RIP Gettysburg Cyclorama Building

gettysburg

Word came today that the National Park Service will begin demolition of the old Cyclorama building at Gettysburg.  It was just a matter of time.  I never had a real problem with it being there, though I admit it was sort of an eyesore.  I also have no problem with removing it for that reason, but what I have little patience for is that in doing so we are returning the battlefield to its 1863 appearance.  That is little more than a comforting fiction.  If that were the case we would remove all the monuments as well.

4 thoughts on “RIP Gettysburg Cyclorama Building

  1. margaretdblough

    You’re wrong on battlefield restoration, Kevin. There has been a lot reclaimed over the last few decades and they have aided our understanding of the battle. The monuments, many of which were erected by the men who fought at Gettysburg, don’t interfere with the viewshed and add the voice of the veterans. I remember when the initial project, the rehabilitation of the Codori-Trostle thicket was finished. I was up at the Signal Corps plaque on Little Round Top and I was stunned at what I could see. It’s not perfect and never will be, but it’s a lot better than a guide holding up photos about what the place used to looked like before all the obstructions were up.

    The Cyclorama Building was a mistake. Many historians and preservations fought it. It never should have been there. It should have been gone long before this.

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    1. Kevin Levin

      Not sure what I am wrong about. I agree that the new viewsheds have aided our understanding of the battle. That the veterans themselves established the monuments is, on one level, irrelevant. If they are of some value and considered now to be a permanent feature of the battlefield than we should frame this as restoring the battlefield to its appearance at the turn of the 20th century.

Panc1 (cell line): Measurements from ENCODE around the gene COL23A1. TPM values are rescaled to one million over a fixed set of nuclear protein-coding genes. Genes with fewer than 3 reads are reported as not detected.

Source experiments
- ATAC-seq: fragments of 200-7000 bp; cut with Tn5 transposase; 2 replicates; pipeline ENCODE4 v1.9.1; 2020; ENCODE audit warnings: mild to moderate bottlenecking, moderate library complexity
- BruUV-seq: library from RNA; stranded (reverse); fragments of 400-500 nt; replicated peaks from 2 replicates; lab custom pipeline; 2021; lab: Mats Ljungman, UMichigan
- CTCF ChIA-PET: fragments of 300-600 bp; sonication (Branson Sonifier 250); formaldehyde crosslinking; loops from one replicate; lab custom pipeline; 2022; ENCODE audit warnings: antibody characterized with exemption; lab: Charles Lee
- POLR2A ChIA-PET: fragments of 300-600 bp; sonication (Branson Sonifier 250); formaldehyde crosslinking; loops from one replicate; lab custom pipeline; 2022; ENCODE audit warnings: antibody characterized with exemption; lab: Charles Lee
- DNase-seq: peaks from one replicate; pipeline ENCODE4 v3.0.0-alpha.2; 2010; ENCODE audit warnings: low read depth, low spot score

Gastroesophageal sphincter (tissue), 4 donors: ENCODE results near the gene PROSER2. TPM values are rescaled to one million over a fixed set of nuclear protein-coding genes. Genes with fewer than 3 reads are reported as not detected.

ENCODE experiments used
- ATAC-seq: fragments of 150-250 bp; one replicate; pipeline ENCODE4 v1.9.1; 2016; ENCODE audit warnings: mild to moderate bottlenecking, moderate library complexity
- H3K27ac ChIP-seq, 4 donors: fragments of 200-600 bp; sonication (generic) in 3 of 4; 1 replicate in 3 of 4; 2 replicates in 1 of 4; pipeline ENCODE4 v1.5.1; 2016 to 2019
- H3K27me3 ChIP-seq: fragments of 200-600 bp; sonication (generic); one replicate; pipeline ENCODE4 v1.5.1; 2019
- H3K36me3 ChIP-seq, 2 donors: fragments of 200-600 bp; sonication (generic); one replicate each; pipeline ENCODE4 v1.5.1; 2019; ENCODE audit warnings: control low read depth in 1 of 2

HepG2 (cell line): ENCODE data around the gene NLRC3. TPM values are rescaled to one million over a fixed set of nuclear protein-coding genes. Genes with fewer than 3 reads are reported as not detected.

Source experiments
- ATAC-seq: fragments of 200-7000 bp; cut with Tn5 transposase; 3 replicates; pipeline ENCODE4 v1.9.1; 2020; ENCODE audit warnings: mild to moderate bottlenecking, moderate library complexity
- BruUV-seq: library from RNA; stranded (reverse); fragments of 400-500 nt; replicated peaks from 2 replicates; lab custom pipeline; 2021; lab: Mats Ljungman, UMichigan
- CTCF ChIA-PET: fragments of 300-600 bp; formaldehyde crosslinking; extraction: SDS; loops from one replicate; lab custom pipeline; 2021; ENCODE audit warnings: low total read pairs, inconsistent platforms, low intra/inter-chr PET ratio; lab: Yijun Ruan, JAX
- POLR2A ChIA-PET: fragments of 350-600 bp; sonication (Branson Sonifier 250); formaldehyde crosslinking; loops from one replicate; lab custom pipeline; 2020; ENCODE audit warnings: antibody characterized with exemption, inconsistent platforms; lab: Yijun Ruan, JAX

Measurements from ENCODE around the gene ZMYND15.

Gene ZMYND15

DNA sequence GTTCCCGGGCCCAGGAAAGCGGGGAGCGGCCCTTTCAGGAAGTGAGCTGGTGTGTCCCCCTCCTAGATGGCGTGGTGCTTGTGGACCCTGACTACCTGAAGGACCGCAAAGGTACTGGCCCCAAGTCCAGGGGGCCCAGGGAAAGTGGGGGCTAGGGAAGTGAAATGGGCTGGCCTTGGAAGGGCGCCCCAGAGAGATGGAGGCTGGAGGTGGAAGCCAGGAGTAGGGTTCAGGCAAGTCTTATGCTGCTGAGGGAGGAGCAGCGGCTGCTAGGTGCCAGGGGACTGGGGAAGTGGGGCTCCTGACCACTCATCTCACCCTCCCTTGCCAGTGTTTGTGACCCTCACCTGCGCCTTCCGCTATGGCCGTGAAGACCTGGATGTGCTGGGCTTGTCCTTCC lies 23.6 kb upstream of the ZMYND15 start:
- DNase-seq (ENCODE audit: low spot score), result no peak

Reply
  2. Eric Mink

    There’s some confusion about what the park is really planning to do. Part of this confusion, I think, is the terminology being used. What the park plans to do is not a restoration of the landscape, but a rehabilitation. That’s what it states in the press release posted on the park website today. The release states: “The decision document, known as a Finding of No Significant Impact, or “FONSI,”calls for demolition of the Cyclorama building in order to rehabilitate North Cemetery Ridge on the Gettysburg battlefield to its historic 1863 battle, and 1864 – 1938 commemorative-era appearance.”

    It does not appear that the park is planning a restoration, which the NPS defines as “the act or process of accurately depicting the form, features, and character of a property as it appeared at a particular period of time by means of the removal of features from other periods in its history and reconstruction of missing features from the restoration period.” Instead, the park is planning a rehabilitation, which is “the act or process of making possible a compatible use for a property through repair, alterations, and additions while preserving those portions or features which convey its historical, cultural, or architectural values.”

    The rehabilitation of a landscape can involve adapting it for a use (visitation, touring, etc.), while retaining elements that convey its importance and significance. The park may open vistas. Buildings may come down. Monuments, however, will remain and Hancock Avenue will not be removed. It sounds like the park is planning to create and enhance the interpretive experience. Restoration of North Cemetery Ridge is not the park’s stated intent. Understanding the difference between restoration and rehabilitation may help clear up some of the confusion.

    Reply
    1. Kevin Levin

      That definitely helps, Eric. Thanks. I assume that the removal of the building will enhance the interpretive experience. Referring to it as a rehabilitation makes perfect sense to me as opposed to those who believe that is a step in the re-creation of the 1863 battlefield.

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